FLOW WINTER 2016
Letter from the Editor
by Jennifer Menzies
Jennifer Menzies, editor of The Flow, welcomes readers to the 12th Annual Women in Glass issue, which includes a gallery featuring 160 female flameworking artists. The editor also shares news of several upcoming tradeshows that The Flow will be helping to sponsor in 2017.
The Flow 12th Annual Women in Glass Gallery
The Flow Winter 2016 gallery features the work of 160 female flameworking artists. This collection showcases beautiful and innovative glass art that includes animals, pets, sea life, and florals plus mythological characters, sculptural work, and beads, other jewelry, and much more.
Women on the Waves
Checking In with an All-Female Glassblowing Team on Celebrity Cruises
by Kim Thompson, The Corning Museum of Glass
The Corning Museum of Glass partners with Celebrity Cruises to bring the beauty of hot glass to its cruise passengers with live demonstrations. Recently a trio of all-female hot glass artists demonstrated how hot glass works to the passengers on the Eclipse as it sailed to several Scandinavian countries.
The 2016 GAS Conference Glass Fashion Show
An Adrenaline Rush in Corning
by Sara Sally LaGrand
Photography by Heather Baigelman
Every four years or so, the Glass Art Society includes a glass fashion show, the brain child of Laura Donefer. Artists from all over the world create wearable pieces made from glass. The 2016 show included glass studded clothing, crowns, an alligator man costume, and even a coat made entirely from glass.
Flameworked Glass, Public Art, and Emerging Technologies
by Shawn Waggoner
Photography by Mike Seidl
Beloved American artist, Ginny Ruffner, has enjoyed a distinguished career spanning more than three decades. The artist helped redefine flameworked glass, previously known as the process of tchotchkes and trinkets, as a sculptural medium for fine art. How she came back after an almost fatal car accident speaks to strength of character.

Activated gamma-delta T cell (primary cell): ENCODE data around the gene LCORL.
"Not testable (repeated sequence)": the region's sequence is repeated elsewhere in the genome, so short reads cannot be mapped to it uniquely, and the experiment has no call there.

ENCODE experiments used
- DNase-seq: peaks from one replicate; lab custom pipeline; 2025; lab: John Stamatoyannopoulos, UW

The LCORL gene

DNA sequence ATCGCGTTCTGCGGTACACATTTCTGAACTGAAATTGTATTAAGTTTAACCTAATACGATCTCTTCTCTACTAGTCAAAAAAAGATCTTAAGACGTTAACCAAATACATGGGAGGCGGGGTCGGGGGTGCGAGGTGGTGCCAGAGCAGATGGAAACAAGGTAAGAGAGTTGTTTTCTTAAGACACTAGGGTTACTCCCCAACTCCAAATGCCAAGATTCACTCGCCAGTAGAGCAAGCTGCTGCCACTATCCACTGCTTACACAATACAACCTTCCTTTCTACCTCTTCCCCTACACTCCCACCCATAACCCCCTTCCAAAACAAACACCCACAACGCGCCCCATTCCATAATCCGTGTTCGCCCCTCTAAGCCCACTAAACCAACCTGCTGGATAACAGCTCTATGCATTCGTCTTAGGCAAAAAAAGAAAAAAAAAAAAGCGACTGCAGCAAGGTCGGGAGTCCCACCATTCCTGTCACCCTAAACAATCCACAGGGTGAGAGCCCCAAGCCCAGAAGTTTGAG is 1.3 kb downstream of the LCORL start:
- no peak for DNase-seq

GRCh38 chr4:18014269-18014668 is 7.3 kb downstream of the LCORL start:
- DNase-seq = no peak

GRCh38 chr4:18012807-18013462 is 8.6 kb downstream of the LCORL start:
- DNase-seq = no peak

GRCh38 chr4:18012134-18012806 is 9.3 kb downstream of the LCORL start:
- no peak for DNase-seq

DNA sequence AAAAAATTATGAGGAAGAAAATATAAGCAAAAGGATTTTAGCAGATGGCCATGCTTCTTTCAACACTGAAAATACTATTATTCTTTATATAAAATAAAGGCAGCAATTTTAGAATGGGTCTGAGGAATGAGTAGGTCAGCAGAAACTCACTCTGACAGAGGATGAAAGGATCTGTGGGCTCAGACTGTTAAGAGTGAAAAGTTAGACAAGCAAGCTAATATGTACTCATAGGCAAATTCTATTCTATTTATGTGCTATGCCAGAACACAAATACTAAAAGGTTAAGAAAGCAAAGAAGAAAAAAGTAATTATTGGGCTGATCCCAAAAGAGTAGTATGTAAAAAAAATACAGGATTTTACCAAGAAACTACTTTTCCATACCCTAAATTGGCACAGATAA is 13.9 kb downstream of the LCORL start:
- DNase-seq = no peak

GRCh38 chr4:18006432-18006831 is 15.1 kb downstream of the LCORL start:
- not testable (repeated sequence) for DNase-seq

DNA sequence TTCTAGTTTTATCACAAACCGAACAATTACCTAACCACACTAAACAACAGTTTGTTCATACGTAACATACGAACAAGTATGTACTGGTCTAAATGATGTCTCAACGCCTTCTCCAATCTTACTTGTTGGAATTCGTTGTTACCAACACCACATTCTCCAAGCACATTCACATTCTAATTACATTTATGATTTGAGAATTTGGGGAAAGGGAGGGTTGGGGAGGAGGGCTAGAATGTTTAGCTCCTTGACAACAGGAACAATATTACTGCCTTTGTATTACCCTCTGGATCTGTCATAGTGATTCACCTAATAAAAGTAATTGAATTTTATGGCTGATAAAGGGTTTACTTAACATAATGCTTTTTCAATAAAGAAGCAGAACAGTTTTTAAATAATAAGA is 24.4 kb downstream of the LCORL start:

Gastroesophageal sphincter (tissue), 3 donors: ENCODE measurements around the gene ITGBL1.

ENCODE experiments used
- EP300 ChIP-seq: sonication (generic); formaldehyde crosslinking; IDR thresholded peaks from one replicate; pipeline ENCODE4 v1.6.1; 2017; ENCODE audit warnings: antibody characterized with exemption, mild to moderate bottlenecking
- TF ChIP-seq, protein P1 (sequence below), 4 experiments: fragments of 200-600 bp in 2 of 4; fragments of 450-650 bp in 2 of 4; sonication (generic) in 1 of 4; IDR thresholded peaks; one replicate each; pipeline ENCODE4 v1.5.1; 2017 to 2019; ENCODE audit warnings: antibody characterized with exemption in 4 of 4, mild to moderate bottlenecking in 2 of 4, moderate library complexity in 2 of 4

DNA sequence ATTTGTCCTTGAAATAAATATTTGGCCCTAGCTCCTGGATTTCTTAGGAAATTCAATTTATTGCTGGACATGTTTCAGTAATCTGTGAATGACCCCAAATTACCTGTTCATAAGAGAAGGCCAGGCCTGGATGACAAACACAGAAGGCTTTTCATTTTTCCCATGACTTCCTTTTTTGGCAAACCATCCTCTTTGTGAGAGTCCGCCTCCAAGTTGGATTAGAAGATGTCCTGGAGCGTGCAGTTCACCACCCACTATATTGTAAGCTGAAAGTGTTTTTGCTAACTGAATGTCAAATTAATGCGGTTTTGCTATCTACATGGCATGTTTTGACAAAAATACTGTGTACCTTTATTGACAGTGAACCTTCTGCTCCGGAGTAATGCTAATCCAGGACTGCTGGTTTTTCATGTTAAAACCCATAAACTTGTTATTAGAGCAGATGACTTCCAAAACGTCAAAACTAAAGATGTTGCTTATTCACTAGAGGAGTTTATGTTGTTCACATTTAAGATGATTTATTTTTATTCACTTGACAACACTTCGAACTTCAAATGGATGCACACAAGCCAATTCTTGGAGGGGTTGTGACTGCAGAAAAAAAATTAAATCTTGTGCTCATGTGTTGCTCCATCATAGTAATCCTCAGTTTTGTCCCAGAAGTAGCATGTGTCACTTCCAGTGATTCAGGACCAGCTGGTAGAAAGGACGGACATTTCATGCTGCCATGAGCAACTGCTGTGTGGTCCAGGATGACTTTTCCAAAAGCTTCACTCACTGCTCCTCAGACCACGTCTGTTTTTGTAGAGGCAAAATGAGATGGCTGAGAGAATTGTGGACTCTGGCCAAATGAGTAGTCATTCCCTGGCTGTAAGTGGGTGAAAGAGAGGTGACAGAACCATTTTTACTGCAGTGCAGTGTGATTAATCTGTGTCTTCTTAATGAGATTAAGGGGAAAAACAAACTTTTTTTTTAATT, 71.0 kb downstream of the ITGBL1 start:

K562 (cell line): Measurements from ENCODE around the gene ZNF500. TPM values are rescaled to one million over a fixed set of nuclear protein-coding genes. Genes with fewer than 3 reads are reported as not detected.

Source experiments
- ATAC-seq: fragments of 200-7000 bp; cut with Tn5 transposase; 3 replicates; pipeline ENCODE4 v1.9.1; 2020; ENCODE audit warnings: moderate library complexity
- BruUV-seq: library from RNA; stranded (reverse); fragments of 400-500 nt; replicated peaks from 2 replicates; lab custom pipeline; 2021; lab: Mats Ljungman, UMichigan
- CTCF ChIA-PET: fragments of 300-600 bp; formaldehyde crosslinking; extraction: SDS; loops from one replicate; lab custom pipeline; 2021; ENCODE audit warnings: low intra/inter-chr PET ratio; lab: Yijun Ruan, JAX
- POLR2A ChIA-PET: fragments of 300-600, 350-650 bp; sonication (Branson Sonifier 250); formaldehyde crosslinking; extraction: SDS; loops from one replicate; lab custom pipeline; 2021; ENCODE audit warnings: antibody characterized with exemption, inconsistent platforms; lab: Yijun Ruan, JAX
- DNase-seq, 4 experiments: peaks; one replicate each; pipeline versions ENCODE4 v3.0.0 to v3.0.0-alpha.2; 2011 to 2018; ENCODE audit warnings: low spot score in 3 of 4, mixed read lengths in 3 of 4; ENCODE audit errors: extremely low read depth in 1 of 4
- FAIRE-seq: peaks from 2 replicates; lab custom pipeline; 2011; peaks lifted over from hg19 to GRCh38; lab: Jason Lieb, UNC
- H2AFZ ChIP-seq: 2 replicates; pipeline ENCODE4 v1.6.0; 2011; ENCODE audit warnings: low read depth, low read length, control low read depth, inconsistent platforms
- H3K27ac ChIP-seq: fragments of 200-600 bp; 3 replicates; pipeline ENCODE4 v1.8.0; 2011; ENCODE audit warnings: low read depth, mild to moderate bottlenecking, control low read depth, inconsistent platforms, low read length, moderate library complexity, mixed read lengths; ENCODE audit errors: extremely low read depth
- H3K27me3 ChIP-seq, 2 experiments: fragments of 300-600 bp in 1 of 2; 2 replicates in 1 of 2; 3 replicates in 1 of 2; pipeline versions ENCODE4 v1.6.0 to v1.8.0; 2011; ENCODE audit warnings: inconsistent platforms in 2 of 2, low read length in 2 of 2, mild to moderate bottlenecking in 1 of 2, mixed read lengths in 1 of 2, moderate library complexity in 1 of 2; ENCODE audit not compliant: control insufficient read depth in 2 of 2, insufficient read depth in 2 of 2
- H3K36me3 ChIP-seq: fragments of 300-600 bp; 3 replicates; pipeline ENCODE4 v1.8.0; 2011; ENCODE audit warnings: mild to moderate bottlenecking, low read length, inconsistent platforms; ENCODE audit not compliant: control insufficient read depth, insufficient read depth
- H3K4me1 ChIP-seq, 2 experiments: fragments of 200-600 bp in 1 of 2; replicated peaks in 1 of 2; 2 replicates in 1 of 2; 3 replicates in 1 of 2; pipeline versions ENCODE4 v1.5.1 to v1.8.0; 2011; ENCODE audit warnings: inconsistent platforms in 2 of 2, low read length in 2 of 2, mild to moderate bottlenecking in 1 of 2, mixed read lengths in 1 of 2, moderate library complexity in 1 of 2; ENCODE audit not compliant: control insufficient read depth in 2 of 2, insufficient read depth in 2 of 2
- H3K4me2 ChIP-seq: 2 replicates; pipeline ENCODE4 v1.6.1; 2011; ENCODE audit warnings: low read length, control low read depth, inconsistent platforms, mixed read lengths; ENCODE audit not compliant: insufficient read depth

Still Life Posy Vase Bead
Text and Demonstration by Gay Massender
Gay Massender demonstrates techniques for creating still life beads that feature small vases filled with flowers created from murrine chips, fine black stringer drawings, and swirls of glass. The beads are influenced by the look of impressionist still lifes, with glass colors chosen to reflect that period of artwork.
Collage Vessel Pendant
Text and Demonstration by Janice Peacock
Tutorial Process Photos by Jeff Peacock
Glass Art Photos by Doug Baldwin
Janice Peacock demonstrates decorating a base bicone bead with dichroic gems, silver foil pieces, and frit. The look of a vase is developed for the bead by adding a vase lip from a contrasting color, then adding handles from large dots that are snipped and formed into arches.
Text and Demonstration by Ann Steenkiste
Photography by Ann and Peter Steenkiste
Ann Steenkiste demonstrates how to make a hollow base bead that is sliced into circles. The slices are then marked, cut, and cold worked before assembling full circles, half circles, and quarter circles into a sphere shape. Tips are included for making the best use of common cold working shop machines.
How to Make Flower Murrine
Text and Demonstration by Ikuyo Yamanaka
Ikuyo Yamanaka demonstrates techniques for using transparent glass to wrap cylindrical white beads. Pieces of cane are then created and used to cover the entire wrapped bead. The final step adds slices of flower murrine cane to add flowers to the decorated beads.
Readers share their thoughts on profiles and articles featured in recent issues of The Flow.